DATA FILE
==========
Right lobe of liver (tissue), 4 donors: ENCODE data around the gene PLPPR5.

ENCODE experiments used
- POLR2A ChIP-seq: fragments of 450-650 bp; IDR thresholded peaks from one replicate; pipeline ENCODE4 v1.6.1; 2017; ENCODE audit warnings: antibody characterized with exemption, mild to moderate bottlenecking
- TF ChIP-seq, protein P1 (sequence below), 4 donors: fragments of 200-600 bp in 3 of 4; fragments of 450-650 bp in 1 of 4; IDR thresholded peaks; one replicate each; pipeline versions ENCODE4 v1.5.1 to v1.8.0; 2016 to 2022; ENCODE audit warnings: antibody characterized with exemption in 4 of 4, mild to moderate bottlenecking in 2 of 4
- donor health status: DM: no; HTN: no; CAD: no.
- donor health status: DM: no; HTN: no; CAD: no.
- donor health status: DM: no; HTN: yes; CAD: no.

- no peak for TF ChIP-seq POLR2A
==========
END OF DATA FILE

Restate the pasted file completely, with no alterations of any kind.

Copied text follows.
Right lobe of liver (tissue), 4 donors: ENCODE data around the gene PLPPR5.

ENCODE experiments used
- POLR2A ChIP-seq: fragments of 450-650 bp; IDR thresholded peaks from one replicate; pipeline ENCODE4 v1.6.1; 2017; ENCODE audit warnings: antibody characterized with exemption, mild to moderate bottlenecking
- TF ChIP-seq, protein P1 (sequence below), 4 donors: fragments of 200-600 bp in 3 of 4; fragments of 450-650 bp in 1 of 4; IDR thresholded peaks; one replicate each; pipeline versions ENCODE4 v1.5.1 to v1.8.0; 2016 to 2022; ENCODE audit warnings: antibody characterized with exemption in 4 of 4, mild to moderate bottlenecking in 2 of 4
- donor health status: DM: no; HTN: no; CAD: no.
- donor health status: DM: no; HTN: no; CAD: no.
- donor health status: DM: no; HTN: yes; CAD: no.

- no peak for TF ChIP-seq POLR2A